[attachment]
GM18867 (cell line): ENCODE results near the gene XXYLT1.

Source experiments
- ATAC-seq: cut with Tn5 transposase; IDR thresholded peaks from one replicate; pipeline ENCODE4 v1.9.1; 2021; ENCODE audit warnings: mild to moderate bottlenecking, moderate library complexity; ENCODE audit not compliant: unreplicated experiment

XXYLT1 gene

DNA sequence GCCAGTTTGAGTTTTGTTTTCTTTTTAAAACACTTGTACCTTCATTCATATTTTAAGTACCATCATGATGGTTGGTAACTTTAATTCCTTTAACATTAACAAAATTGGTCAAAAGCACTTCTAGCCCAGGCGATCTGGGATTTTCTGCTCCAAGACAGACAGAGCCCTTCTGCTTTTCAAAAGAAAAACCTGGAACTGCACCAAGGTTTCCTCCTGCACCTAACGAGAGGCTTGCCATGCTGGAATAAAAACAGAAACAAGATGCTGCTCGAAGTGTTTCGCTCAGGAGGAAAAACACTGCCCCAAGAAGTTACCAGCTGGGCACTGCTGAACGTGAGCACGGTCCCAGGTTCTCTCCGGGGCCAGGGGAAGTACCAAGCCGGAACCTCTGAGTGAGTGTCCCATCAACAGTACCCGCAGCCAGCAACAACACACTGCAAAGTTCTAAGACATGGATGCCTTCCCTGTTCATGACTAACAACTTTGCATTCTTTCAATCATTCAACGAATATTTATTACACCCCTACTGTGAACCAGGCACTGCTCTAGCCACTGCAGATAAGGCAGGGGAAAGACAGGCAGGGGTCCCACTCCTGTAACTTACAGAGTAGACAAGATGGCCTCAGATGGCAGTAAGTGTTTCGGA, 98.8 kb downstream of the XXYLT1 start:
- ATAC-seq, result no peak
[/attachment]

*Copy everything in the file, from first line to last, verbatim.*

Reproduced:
GM18867 (cell line): ENCODE results near the gene XXYLT1.

Source experiments
- ATAC-seq: cut with Tn5 transposase; IDR thresholded peaks from one replicate; pipeline ENCODE4 v1.9.1; 2021; ENCODE audit warnings: mild to moderate bottlenecking, moderate library complexity; ENCODE audit not compliant: unreplicated experiment

XXYLT1 gene

DNA sequence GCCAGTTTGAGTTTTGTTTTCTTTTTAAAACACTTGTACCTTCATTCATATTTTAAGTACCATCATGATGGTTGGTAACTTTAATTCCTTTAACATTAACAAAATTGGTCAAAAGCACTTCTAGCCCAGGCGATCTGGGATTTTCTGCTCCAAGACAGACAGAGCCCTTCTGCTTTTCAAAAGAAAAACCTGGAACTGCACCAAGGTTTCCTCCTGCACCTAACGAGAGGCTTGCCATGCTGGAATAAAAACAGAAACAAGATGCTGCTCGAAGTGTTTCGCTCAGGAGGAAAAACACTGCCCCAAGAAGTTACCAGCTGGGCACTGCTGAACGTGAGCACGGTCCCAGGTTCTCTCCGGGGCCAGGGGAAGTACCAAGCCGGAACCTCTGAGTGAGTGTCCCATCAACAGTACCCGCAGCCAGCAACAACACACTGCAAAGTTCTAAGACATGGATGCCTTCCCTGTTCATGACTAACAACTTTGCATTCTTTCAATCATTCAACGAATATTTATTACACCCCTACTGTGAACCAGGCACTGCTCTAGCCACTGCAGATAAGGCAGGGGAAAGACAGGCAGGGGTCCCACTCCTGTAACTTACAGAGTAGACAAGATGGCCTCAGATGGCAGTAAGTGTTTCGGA, 98.8 kb downstream of the XXYLT1 start:
- ATAC-seq, result no peak